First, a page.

Focused on the theme, “Investing in Seniors Housing & Healthcare Collaboration, the 2019 NIC Spring Conference kicked off on Wednesday afternoon, hit full-speed Thursday, and concluded with a full morning of networking and informative sessions on Friday. The Conference drew more than 1,700 attendees, including investors, seniors housing and care operators, and healthcare players, many of whom were exploring new opportunities to collaborate across old silos.
Among the many educational sessions, there were plenty that focused on various aspects of collaboration in a value-based world. Here are just a few of the highlights from the sessions that focused on healthcare and seniors housing and care collaboration.
The NIC Conference opening panel “Underwriting Health Care in Private Pay Seniors Housing” used the story of Mary, a fictional seniors housing resident, to illustrate how the broader health care system is starting to impact seniors housing net operating income (NOI). By increasing length of stay and by providing medical care in a lower-cost setting versus the hospital, the community realized a 20% increase in net operating income with Mary participating in the medical services revenue model.
How realistic is this? John Rijos of Chicago Pacific Founders, and Chris Winkle of Sunrise Senior Living, shared their real-world experience with Medicare Advantage plans, and said it is very realistic. Jerry Taylor, of Solera, had not yet implemented a MA plan, but agreed with the concepts. And all panelists agreed that communities risk being “disrupted out of the business” if they’re not on board.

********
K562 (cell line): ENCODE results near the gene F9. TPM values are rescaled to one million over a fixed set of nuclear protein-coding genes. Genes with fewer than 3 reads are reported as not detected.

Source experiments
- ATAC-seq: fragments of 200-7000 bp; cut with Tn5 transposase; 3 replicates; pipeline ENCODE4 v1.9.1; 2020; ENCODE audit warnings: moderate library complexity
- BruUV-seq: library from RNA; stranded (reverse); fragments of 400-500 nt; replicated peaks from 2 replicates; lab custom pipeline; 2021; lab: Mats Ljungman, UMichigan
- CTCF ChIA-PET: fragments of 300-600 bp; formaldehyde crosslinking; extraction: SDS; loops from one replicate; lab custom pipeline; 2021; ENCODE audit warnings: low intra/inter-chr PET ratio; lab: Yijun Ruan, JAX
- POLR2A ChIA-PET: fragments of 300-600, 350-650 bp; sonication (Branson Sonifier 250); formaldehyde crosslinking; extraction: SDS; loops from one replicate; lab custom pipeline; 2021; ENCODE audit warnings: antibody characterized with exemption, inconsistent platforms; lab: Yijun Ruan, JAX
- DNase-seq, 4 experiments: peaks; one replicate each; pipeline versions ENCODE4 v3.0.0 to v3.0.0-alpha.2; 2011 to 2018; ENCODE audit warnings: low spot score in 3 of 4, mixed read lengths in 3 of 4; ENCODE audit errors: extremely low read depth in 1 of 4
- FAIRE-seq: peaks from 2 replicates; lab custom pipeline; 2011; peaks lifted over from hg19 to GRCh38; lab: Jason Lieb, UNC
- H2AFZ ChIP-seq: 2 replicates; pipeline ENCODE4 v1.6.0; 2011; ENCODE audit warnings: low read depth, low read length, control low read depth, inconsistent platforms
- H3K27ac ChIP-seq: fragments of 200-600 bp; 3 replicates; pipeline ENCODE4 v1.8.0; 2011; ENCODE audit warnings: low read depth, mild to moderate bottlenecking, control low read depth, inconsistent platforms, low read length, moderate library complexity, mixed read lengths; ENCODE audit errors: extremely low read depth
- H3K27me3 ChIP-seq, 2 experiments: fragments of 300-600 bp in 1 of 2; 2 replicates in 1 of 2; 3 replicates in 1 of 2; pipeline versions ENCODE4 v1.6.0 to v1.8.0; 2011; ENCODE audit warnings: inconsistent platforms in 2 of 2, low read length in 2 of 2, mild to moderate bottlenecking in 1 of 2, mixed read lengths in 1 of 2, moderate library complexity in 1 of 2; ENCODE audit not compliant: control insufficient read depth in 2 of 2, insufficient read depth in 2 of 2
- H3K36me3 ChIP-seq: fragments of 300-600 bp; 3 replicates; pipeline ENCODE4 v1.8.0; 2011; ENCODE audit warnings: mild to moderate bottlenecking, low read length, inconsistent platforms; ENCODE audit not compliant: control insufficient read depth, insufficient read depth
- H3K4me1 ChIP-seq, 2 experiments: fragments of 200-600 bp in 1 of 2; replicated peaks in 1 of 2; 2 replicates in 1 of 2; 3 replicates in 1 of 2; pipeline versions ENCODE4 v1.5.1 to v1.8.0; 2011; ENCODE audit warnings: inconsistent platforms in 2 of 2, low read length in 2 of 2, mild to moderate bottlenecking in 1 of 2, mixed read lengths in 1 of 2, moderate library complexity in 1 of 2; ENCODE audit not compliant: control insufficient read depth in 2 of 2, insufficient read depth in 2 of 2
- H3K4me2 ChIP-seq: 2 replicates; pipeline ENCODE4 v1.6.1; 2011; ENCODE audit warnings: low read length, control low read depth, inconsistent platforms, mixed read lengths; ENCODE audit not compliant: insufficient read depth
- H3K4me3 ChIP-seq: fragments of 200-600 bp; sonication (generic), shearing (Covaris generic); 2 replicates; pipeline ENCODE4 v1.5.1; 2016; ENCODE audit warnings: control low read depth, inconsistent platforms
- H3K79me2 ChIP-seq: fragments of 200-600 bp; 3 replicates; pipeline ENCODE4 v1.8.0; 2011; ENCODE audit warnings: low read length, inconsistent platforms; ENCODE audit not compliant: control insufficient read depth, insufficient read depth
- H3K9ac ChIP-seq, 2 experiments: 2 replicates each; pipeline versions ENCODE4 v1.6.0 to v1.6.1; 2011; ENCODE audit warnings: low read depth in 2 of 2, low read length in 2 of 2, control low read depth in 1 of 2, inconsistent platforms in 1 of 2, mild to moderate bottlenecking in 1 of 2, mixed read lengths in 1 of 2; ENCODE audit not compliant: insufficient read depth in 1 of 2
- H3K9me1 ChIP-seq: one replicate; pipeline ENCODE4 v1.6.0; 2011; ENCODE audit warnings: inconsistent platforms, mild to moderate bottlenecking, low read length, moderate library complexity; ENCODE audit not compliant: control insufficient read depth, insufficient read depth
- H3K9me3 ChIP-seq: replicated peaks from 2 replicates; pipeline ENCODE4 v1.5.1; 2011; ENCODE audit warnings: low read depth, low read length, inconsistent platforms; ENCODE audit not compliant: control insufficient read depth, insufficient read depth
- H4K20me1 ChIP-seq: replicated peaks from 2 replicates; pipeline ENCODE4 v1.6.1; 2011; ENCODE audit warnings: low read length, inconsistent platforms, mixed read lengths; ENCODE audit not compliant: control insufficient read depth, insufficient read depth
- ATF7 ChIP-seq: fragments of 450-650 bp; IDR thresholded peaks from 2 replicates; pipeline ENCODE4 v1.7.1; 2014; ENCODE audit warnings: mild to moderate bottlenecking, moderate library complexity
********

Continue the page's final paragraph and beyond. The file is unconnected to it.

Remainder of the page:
The opening day’s final session, “I-SNPs: Why Providers are Becoming Payors in a Value-Based World” addressed the question: Is setting up a Medicare Advantage plan for residents the right strategy for your company? A panel of experts, already involved in that process, discussed I-SNPs, or Institutional Special Needs Plans. These programs provide Medicare coverage for residents of long-term care facilities.
“The process is complicated,” noted panelist Steve Fogg, CFO at Marquis Companies, a provider based in the Portland, Oregon, area. Marquis already has 500 long-term care residents in its program, not all of whom live in Marquis buildings. Panelist Lynne Katzmann, CEO of Juniper Companies is putting together a plan for assisted living residents that will be rolled out next year. Peter Longo, principal & managing partner, Cantex Continuing Care Network, commented: “Find a good insurance partner. That’s key to success.”